15. 1 point
    Jhm, thx for the explanation. It had me confused before. The fact that my starter does crank when I apply 12volts directly to the starter where the signal from the ignition switch goes, means that that the ignition solenoid is functioning, right? Tomorrow I gonna get that thing to work, with all this advise. cheers,
  16. 1 point
    FYI, Porterfield offers shoes for the factory drums. https://www.porterfield-brakes.com/product_info.php?productID=3986 https://www.porterfield-brakes.com/product_info.php?productID=12839 https://www.porterfield-brakes.com/product_info.php?productID=3985
  17. 1 point
    I wouldn't get too caught up in 50/50. There are ways to get there in other ways to get there via moving things around and it also kind of depends on dynamic movement. You can have 2 cars with 50/50, but if one had the engine lifted a foot higher it would raise the center of gravity and behave poorly etc. I would put the VQ back on the table with that kind of power restriction, there are aftermarket intakes available which you may even need to flip the intakes towards the front. It would be torquey, reliable, and be brand loyal if that mattered. Plus the transmission option is really fantastic for that latter years, it really has a lot going for it.
  18. 1 point
    Made a call recently about certain parts. Seemed excessively priced, even compared to some higher ebay prices, but the support and conversation was definitely great. If I wasn't so budget minded I definitely wouldn't mind buying there. Think everything was recently moved. There's always an ad on craigslist for the same stuff.
  19. 1 point
  20. 1 point
    That "put it back where it was" suggestion is a bad one even for a diff that has a crush sleeve. The R200 has no crush sleeve. The spec is RFT, I want to say it's something like 150 - 200 ft lbs. I always use red loctite on the nut the put my impact on 5 and hit it, empty the compressor until it fills, then hit it again. Never had any issues.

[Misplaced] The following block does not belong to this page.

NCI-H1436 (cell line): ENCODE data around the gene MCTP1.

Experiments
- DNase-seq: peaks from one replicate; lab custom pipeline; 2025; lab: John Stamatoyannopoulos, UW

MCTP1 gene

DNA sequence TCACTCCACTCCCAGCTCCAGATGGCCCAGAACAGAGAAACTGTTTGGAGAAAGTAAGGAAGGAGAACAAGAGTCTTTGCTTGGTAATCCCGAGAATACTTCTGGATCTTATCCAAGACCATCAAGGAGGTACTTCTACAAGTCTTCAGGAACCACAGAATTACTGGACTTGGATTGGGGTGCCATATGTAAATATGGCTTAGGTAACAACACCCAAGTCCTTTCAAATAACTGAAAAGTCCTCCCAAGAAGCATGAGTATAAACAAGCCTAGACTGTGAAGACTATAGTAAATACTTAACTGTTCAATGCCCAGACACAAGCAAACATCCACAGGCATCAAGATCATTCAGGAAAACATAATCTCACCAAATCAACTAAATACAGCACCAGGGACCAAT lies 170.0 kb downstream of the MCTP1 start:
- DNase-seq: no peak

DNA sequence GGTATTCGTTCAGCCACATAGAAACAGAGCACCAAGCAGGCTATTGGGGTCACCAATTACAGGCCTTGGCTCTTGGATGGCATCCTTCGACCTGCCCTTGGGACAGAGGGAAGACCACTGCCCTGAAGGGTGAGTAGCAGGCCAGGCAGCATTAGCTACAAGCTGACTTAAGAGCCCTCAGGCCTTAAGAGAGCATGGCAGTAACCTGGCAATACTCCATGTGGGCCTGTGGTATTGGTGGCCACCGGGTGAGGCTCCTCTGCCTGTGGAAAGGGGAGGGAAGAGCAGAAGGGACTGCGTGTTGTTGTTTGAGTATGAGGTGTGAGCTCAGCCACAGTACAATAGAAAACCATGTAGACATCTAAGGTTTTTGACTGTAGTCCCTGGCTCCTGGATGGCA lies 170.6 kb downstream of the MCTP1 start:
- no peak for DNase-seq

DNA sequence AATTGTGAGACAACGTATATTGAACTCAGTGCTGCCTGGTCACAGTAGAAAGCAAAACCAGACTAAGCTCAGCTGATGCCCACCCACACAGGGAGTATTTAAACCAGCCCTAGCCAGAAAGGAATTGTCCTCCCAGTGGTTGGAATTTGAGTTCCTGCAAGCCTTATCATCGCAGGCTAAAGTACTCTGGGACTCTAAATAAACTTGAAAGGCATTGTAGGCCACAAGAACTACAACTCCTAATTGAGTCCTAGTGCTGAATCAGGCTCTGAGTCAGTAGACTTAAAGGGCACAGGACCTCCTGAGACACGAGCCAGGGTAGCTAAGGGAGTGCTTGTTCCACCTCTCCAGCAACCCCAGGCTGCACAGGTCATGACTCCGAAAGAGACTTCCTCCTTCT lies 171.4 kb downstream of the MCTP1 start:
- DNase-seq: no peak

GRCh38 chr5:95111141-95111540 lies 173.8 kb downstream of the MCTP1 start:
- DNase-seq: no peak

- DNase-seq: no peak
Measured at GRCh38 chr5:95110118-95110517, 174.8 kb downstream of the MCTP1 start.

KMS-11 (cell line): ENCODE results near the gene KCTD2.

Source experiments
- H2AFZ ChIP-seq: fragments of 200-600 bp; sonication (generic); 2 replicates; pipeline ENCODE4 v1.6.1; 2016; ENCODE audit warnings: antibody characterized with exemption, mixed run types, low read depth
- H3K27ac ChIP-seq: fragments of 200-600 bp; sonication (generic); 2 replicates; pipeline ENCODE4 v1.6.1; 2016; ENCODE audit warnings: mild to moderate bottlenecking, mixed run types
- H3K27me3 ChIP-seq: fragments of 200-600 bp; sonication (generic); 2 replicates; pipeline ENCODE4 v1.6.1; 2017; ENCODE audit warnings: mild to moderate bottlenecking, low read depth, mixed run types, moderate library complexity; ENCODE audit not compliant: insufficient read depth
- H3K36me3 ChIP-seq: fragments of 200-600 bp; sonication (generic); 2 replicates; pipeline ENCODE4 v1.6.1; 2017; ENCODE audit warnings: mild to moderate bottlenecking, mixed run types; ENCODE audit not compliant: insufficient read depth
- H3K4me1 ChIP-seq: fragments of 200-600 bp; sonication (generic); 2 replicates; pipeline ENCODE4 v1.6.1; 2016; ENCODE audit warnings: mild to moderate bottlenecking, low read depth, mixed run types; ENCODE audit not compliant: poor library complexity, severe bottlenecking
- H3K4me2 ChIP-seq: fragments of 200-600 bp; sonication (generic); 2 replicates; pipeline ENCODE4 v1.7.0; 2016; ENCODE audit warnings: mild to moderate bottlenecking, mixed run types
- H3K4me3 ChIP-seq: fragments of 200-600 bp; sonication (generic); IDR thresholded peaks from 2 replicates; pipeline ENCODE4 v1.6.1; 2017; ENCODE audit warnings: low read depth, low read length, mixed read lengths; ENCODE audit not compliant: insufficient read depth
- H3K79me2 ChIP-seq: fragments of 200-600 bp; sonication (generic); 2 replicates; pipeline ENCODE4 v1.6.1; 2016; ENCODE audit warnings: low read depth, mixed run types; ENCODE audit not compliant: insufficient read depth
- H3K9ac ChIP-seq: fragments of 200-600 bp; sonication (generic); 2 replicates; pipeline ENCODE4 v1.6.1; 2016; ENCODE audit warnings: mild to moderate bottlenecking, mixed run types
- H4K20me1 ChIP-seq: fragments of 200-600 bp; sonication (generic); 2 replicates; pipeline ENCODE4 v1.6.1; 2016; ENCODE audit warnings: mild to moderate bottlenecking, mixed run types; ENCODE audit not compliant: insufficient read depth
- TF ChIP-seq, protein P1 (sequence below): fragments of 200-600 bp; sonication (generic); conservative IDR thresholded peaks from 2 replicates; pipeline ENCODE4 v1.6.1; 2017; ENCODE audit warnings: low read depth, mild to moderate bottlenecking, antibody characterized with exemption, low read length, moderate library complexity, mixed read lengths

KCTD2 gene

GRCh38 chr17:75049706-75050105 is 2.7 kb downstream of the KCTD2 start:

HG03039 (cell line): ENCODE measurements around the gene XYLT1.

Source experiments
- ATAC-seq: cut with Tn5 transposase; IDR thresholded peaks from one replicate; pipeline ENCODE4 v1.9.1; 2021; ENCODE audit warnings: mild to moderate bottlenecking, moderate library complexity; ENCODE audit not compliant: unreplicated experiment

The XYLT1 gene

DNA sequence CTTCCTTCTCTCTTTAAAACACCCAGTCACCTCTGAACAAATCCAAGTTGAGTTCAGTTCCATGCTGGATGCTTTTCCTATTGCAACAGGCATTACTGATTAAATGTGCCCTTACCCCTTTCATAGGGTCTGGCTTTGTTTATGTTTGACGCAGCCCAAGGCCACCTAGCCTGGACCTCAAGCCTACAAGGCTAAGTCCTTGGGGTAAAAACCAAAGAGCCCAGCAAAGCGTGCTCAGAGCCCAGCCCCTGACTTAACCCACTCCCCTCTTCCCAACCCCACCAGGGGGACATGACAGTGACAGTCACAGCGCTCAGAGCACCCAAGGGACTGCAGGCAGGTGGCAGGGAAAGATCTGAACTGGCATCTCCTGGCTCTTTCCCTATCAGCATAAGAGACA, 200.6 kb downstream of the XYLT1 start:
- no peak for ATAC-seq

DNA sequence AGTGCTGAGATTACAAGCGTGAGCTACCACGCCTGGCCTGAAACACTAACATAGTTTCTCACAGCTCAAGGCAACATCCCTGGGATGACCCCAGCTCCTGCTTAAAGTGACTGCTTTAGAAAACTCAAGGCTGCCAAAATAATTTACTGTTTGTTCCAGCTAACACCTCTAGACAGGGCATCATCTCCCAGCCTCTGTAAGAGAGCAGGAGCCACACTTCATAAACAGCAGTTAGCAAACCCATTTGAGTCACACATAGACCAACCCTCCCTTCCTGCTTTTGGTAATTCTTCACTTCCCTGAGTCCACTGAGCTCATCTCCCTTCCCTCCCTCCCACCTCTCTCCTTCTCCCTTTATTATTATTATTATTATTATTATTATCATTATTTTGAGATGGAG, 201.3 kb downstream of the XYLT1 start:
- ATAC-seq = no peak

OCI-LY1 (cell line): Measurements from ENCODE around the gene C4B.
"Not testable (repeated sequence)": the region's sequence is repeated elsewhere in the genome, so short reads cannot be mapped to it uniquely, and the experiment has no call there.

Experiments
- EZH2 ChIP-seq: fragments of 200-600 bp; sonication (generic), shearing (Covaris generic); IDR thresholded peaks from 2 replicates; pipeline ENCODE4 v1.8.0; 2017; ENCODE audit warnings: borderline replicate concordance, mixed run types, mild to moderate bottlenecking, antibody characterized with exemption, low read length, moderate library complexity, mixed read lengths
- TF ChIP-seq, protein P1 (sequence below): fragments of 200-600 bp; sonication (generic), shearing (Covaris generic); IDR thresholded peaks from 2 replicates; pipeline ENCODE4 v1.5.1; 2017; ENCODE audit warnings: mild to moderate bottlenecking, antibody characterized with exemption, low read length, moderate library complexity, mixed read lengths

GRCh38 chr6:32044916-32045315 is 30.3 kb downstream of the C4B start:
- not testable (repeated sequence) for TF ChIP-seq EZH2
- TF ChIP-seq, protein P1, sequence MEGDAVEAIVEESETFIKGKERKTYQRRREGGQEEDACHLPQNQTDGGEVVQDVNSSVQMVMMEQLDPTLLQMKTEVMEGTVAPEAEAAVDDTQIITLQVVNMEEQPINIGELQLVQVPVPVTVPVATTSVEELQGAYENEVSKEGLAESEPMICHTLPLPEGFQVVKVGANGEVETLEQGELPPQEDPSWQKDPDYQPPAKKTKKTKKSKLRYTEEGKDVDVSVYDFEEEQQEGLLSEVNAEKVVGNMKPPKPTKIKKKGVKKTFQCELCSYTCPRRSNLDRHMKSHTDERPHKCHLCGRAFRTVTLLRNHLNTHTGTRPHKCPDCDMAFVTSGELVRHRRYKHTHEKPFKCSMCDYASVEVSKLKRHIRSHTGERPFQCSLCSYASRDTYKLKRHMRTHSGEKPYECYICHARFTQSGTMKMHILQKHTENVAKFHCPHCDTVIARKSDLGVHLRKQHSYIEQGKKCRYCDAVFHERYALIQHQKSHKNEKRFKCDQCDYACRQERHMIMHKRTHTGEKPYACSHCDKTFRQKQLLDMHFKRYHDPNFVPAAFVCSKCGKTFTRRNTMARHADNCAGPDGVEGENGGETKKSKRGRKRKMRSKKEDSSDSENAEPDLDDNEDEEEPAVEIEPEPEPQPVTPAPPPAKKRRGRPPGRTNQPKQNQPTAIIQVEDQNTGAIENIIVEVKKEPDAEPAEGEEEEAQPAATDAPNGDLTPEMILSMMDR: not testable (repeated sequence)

21. 1 point
    What year S30? The early-year cars came with open R180s, and some of the last year cars came with R200s. I don't believe any of the standard differentials were LSD from the factory. Most people putting down serious power in straight-line applications use the R200...it's quite a beefy unit. There are quite a few threads here about the different options available, so search and you should find all the info you could possibly want, and make sure you check out the pinned threads too. Hope this helps.
  22. 1 point
    I searched this topic myself for a long time and finally bit the bullet and went with 225/50 15 Toyo Proxes R888r. I do not like the thread pattern on the Kuhmo all season tires so this was the only option at a decent price. I don't think I will be taking this car to the track any time soon but I really like the look of this setup and I needed to get new tires when I bought the car. Instead of spending money for tires on the original Mag wheels I just got wheels and tires all at once. I know these tires will not last many miles, but I don't plan on daily driving this car. I don't know why it was difficult to get examples of the fitment on 15x8 Rota RKRs being as it's such a popular setup for 240zs (S30s in general). My car was lowered on Tokico 1050 springs (discontinued) I'm not sure what the drop is as it was done by previous owner. I did have to roll the rear fenders a bit as there is a bit of rub when it goes over bumps. Excuse the dirty car. Ed.